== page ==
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Construction Industry Audit Technique Guide (ATG) - Chapter 8

Publication Date - May 2009

NOTE: This document is not an official pronouncement of the law or the position of the Service and can not be used, cited, or relied upon as such. This guide is current through the publication date. Since changes may have occurred after the publication date that would affect the accuracy of this document, no guarantees are made concerning the technical accuracy after the publication date.


Table of Contents
Chapter 7 / Chapter 9


Chapter 8: Other Tax Issues in Construction

Introduction

The construction industry is so broad and extensive that many issues found in other industries will also appear in construction cases. There are, however, some issues that are more closely identified with the construction industry. This chapter is intended to produce an awareness of those issues. The construction issues discussed do not compose an all-inclusive list.

Accounting Method Issues

Improper Computation of the $10 Million Average Annual Gross Receipts per IRC Section 460

Taxpayers are not aggregating the gross receipts of all the related companies for this computation and, therefore, are improperly electing an exempt, long-term method of accounting, when the percentage of completion method (PCM) is required. The Internal Revenue Code requires the aggregation of the gross receipts from:

  1. All trades or businesses whether or not incorporated under common control,
  2. All members of any controlled group of corporations for which the taxpayer is a member, and
  3. Any predecessor of the taxpayer or of the entities in the prior two groups. IRC Section 460(e)(2).

Gross receipts produced by the all the entities from each of these three groups for each of the three years is considered. Aggregations of all gross receipts from all trades or businesses are considered regardless of whether or not under common control. For this purpose, the following conditions must be met:

  1. Parent-Subsidiary group when more than 50% ownership by one entity, and
  2. Brother - Sister group when 5 or fewer owners own more than 50%; and
  3. If the taxpayer has a 5% to 50% ownership, the taxpayer is requires including its proportionate share of gross receipts according to percentage of ownership. Attribution rules apply to indirect or direct ownership.

Example:

A small contractor teams up with a large contractor on a joint venture. The joint venture was set up as a partnership to construct property for a large government job. The small contractor owned 51% of the joint venture, and the large contractor owned 49%. For the gross receipts test, determined at the joint venture level, 100% of the small contractor’s gross receipts, 100% of the joint venture, and 49% of the large contractor’s construction gross receipts exceeded the $10 million. The joint venture was reporting income using the completed contract method, but is required to use the percentage of completion method per IRC Section 460. See IRC Section 460(e)(2), IRC Section 460(e)(3), and Treasury Regulation Section 1.460-3(b)(3).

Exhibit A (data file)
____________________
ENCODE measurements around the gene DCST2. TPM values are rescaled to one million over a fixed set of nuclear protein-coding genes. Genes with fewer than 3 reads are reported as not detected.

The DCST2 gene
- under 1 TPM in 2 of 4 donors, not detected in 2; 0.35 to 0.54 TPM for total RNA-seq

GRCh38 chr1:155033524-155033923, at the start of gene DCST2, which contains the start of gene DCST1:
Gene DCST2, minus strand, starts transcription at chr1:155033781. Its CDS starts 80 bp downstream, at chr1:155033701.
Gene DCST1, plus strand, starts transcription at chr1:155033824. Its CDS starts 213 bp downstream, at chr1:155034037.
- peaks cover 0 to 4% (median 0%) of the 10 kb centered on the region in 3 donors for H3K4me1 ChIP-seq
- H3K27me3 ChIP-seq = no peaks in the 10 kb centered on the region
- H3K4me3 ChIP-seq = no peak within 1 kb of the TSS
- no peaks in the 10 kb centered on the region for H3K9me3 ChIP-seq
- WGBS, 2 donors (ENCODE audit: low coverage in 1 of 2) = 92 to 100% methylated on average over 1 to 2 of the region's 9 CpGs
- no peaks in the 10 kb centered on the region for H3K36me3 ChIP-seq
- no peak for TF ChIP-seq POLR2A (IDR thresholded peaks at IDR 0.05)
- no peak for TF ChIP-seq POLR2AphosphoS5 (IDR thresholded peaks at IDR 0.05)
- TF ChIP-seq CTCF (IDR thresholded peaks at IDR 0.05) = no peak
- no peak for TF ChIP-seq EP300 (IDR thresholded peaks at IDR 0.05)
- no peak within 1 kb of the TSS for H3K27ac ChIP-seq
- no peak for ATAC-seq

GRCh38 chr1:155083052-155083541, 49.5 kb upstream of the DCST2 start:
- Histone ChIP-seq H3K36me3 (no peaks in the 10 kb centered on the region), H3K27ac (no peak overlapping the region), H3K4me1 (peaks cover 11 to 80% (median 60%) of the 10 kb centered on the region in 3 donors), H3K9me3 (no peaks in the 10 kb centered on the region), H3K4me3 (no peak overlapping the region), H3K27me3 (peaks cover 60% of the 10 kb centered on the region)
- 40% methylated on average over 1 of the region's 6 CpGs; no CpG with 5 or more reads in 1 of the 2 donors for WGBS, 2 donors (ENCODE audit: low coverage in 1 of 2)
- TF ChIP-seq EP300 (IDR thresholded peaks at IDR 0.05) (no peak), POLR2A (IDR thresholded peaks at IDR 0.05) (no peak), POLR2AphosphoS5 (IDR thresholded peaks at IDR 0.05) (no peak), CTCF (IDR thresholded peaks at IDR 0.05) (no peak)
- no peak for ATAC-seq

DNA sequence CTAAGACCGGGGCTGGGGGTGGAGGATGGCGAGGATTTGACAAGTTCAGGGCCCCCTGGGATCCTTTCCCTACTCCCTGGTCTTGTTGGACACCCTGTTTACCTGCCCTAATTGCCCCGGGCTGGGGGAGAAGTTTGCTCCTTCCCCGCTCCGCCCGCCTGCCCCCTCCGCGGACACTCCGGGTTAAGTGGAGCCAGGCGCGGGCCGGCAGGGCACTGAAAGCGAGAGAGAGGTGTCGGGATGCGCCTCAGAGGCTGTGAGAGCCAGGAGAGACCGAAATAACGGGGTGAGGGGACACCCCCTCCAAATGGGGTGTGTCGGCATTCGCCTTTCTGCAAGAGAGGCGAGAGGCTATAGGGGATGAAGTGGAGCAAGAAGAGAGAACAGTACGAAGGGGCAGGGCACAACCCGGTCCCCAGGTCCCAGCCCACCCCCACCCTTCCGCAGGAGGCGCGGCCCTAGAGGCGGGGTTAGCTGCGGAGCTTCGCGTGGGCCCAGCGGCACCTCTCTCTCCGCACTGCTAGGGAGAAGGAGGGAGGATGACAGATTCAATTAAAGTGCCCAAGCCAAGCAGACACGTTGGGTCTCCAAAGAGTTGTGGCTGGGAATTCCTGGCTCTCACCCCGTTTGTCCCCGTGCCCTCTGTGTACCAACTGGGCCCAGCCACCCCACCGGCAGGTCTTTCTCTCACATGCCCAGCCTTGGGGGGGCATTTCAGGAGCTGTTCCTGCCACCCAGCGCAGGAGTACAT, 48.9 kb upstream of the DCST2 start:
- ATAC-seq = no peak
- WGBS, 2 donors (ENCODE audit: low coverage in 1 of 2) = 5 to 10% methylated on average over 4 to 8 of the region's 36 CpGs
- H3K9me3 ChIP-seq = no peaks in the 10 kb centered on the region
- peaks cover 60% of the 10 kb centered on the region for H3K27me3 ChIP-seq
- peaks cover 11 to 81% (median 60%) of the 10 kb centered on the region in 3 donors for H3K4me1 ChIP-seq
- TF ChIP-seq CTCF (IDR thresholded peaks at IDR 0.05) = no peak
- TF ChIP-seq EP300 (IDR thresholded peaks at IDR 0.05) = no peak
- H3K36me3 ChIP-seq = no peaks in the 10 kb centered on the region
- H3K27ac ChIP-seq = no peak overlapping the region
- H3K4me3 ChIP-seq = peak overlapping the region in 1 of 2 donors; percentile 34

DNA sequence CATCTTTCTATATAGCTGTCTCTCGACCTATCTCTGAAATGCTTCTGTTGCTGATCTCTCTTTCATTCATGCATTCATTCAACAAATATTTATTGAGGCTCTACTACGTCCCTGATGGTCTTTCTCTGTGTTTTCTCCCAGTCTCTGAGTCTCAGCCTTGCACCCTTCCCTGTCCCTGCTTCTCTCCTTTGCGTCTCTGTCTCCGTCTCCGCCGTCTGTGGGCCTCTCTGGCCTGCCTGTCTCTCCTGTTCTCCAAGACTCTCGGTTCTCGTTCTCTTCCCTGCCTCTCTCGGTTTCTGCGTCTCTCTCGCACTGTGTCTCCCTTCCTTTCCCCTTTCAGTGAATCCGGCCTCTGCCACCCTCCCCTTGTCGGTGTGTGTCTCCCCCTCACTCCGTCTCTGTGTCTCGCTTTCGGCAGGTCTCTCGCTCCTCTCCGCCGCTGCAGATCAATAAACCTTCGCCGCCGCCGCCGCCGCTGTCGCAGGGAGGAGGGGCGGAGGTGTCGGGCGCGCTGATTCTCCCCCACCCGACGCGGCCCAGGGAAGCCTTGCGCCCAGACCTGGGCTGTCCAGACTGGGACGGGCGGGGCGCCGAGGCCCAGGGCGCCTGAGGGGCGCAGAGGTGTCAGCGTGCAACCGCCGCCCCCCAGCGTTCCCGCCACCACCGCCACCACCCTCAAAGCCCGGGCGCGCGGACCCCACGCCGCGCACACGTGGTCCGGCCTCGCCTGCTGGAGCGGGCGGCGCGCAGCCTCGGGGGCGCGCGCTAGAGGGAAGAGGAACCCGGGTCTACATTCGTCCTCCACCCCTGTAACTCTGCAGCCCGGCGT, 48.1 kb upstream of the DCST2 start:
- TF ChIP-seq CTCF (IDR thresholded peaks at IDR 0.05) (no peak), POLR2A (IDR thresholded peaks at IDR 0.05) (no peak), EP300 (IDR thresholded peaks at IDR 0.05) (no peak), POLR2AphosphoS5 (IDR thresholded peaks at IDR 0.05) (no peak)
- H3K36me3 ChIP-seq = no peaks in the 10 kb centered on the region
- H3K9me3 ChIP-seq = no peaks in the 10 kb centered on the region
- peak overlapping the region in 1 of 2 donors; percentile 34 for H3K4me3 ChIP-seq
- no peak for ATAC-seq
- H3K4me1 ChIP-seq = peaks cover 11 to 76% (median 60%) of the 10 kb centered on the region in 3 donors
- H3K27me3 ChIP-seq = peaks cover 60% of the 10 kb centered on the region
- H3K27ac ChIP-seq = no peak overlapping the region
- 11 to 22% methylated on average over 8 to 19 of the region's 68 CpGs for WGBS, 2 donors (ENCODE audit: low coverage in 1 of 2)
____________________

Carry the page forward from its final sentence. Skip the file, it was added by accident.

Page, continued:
Improper Computation of the $5 Million Average Annual Gross Receipts under IRC Section 448

Taxpayers may improperly be using the cash method of accounting. As with IRC Section 460 above, the aggregation rules apply to all entities under common control. IRC Section 448 (a) prohibits the use of the cash method by a C corporation, a partnership with a C corporation as a partner, or a tax shelter. According to IRC Section 448(b)(3) and (c), C corporations and partnerships with a corporate partner are allowed to use the cash method of accounting, if the average annual gross receipts of the entity do not exceed $5,000,000.00

Partnerships, sole proprietorship, and S corporations are not subject to the IRC Section 448 limitations. Therefore, they may continue to use the cash method until their average annual gross receipts for the prior three years exceeds $10 million.

The determination of gross receipts under IRC Section 448 includes all gross receipts, while the determination of gross receipts under IRC Section 460 includes only trade or business receipts. For example, gross receipts determined under IRC Section 448 includes dividend income, interest income, rental income, etc., where IRC Section 460 would not include these items of income. See Treasury Regulation Section1.448-1T (f)(2)(iv)(A) and Treasury Regulation Section 1.460-3(b)(3)(i).

Netting Gross Receipts for the $5 million and $10 million Thresholds

The taxpayer may be using an improper method of accounting if gross receipts have already been offset with expenses other than returns and allowances so that only the net amount is reported as gross receipts on the tax return. This netting may improperly reflect average annual gross receipts below the $5 million and $10 million thresholds under IRC Section 448 and IRC Section 460, respectively.

Retainages

A specified amount is usually withheld from progress billings pending satisfactory completion and final acceptance of the project. The customer will withhold the retainage from the contractor or Retainages Receivable. The contractor will also withhold a retainage on the subcontractors or Retainages Payable.